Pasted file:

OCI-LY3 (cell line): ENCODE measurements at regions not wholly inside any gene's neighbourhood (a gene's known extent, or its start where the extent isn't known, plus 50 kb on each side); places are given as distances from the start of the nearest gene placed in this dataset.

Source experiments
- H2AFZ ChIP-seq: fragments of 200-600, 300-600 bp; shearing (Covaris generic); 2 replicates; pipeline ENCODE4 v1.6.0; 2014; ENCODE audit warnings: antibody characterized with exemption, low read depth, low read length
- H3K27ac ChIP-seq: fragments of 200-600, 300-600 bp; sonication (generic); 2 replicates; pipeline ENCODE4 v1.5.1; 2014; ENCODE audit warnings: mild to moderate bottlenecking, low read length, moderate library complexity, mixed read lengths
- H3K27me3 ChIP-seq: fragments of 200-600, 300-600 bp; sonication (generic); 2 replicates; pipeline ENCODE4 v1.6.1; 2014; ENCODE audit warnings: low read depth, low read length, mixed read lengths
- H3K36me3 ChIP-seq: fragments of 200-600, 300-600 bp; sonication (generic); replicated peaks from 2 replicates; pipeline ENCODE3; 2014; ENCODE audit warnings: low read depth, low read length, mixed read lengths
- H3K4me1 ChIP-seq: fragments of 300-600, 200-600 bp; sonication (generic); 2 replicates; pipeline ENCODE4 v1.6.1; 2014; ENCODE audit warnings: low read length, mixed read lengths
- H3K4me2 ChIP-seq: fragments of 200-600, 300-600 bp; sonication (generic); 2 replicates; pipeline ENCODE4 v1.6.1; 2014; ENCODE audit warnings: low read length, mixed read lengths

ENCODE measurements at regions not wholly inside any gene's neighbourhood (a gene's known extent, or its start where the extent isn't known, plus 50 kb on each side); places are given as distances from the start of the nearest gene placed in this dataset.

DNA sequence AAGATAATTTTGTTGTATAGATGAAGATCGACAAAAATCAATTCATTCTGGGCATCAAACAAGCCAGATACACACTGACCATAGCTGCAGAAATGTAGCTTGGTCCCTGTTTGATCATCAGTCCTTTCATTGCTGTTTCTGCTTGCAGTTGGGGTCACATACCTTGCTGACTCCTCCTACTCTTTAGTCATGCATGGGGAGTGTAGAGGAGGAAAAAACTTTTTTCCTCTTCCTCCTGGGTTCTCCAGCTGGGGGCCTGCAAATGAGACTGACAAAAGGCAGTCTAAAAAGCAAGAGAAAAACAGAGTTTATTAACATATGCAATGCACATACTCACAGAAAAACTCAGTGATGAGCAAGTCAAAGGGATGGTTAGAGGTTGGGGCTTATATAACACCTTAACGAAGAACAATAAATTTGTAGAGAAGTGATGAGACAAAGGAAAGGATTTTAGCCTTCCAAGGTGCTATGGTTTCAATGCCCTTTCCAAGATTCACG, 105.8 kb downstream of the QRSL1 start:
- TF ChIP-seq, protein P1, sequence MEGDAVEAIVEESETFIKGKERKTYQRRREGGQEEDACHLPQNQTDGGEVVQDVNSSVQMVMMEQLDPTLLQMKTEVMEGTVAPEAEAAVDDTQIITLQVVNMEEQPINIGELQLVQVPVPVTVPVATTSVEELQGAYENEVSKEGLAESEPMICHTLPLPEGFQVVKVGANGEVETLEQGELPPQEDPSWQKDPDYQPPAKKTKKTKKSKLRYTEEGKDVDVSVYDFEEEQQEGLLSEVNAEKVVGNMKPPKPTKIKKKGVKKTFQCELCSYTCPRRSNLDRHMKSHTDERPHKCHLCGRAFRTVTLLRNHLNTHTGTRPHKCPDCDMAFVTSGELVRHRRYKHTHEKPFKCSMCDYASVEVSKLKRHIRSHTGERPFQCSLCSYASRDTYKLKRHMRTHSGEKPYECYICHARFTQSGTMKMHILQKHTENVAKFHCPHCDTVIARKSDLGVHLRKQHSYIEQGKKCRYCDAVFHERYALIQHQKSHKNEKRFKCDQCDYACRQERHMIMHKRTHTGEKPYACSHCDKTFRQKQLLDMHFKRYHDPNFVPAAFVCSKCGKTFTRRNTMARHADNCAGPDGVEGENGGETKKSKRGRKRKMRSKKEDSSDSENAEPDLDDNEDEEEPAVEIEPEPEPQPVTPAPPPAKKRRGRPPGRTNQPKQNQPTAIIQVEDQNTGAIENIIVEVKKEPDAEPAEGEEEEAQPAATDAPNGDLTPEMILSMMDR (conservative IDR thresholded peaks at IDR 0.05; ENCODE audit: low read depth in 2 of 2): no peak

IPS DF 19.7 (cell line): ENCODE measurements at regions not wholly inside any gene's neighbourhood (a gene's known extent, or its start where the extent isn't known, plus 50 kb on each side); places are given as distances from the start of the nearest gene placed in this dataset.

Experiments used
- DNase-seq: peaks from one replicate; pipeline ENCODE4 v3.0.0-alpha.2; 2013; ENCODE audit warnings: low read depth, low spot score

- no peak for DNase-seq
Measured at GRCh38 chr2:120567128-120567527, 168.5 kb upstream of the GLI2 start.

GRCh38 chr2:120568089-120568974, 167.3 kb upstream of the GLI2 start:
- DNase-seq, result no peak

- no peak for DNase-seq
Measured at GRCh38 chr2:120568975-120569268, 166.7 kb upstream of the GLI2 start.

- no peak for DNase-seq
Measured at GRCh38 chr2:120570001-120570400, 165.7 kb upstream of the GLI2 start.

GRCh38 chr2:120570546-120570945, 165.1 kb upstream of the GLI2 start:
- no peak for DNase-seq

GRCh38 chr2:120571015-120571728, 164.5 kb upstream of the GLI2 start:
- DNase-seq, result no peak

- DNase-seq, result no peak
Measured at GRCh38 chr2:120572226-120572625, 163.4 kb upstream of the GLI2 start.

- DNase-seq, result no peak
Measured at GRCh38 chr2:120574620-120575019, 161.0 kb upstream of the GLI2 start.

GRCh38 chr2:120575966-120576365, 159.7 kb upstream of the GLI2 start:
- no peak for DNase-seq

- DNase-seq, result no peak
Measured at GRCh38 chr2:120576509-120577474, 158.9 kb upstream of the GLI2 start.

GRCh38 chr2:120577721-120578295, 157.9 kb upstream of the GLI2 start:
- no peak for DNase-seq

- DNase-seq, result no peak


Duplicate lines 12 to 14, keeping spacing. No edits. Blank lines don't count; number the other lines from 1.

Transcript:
IPS DF 19.7 (cell line): ENCODE measurements at regions not wholly inside any gene's neighbourhood (a gene's known extent, or its start where the extent isn't known, plus 50 kb on each side); places are given as distances from the start of the nearest gene placed in this dataset.

Experiments used
- DNase-seq: peaks from one replicate; pipeline ENCODE4 v3.0.0-alpha.2; 2013; ENCODE audit warnings: low read depth, low spot score